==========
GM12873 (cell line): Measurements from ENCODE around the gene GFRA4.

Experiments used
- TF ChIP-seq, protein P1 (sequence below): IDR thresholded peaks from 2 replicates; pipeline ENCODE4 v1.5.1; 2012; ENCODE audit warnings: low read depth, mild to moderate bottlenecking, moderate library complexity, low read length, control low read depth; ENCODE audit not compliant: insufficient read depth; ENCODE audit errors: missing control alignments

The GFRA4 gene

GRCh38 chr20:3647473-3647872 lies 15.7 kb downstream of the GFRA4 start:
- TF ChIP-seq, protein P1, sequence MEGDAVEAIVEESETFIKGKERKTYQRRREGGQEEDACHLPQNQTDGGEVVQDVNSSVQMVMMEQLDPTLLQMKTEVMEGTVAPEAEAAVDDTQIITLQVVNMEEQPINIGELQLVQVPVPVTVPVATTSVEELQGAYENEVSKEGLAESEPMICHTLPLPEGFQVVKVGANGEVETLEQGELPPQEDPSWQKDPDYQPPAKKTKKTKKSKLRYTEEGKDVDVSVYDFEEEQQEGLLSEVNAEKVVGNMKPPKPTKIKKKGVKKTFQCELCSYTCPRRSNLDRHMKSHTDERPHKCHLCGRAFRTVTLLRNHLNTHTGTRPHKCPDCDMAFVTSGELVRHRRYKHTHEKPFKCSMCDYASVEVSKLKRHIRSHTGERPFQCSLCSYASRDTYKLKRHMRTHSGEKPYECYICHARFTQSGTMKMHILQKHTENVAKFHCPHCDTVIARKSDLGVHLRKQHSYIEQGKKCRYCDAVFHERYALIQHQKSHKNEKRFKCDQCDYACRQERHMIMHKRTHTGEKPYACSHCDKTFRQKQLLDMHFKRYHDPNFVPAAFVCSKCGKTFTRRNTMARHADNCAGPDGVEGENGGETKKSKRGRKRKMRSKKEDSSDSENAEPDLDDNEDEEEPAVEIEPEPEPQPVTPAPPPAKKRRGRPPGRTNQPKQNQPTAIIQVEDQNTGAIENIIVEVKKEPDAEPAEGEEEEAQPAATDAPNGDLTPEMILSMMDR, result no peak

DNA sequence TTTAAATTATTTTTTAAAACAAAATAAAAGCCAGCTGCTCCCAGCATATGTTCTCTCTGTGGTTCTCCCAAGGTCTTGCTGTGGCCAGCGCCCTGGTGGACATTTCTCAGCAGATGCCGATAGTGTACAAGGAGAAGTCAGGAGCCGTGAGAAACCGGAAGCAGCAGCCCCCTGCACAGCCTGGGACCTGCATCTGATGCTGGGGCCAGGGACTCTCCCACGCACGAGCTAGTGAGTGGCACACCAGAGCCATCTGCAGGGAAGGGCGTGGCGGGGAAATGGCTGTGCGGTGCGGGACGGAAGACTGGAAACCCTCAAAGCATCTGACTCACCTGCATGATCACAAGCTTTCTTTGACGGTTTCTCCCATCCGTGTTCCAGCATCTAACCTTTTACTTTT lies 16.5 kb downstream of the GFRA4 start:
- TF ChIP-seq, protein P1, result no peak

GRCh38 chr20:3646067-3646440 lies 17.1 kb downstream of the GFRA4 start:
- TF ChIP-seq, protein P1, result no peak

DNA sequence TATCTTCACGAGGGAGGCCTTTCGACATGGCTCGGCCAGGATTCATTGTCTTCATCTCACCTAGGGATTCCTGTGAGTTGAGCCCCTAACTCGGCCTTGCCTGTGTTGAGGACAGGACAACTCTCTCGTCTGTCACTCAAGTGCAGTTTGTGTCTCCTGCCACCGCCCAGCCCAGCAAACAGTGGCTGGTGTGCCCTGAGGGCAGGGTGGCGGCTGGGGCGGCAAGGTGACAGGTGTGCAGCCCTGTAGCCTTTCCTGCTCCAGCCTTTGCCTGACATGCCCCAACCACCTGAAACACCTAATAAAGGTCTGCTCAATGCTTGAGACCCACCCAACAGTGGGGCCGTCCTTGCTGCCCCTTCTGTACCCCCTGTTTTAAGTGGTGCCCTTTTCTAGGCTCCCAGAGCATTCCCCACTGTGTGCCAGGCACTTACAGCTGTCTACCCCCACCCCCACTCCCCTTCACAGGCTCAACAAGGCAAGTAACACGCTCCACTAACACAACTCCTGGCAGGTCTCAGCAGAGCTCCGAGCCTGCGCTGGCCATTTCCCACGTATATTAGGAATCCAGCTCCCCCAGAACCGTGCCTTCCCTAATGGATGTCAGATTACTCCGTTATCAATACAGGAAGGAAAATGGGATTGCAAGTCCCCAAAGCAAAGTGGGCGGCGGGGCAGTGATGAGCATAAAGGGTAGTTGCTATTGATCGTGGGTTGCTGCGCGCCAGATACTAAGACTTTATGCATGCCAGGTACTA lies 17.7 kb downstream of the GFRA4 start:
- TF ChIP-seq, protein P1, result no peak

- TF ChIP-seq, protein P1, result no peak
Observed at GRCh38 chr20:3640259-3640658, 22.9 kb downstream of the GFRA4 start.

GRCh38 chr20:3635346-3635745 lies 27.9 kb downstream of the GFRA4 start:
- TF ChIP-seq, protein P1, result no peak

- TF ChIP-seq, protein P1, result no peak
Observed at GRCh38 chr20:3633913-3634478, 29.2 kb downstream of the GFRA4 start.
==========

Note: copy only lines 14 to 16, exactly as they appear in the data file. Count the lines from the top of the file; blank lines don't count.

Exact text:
Observed at GRCh38 chr20:3640259-3640658, 22.9 kb downstream of the GFRA4 start.

GRCh38 chr20:3635346-3635745 lies 27.9 kb downstream of the GFRA4 start:
- TF ChIP-seq, protein P1, result no peak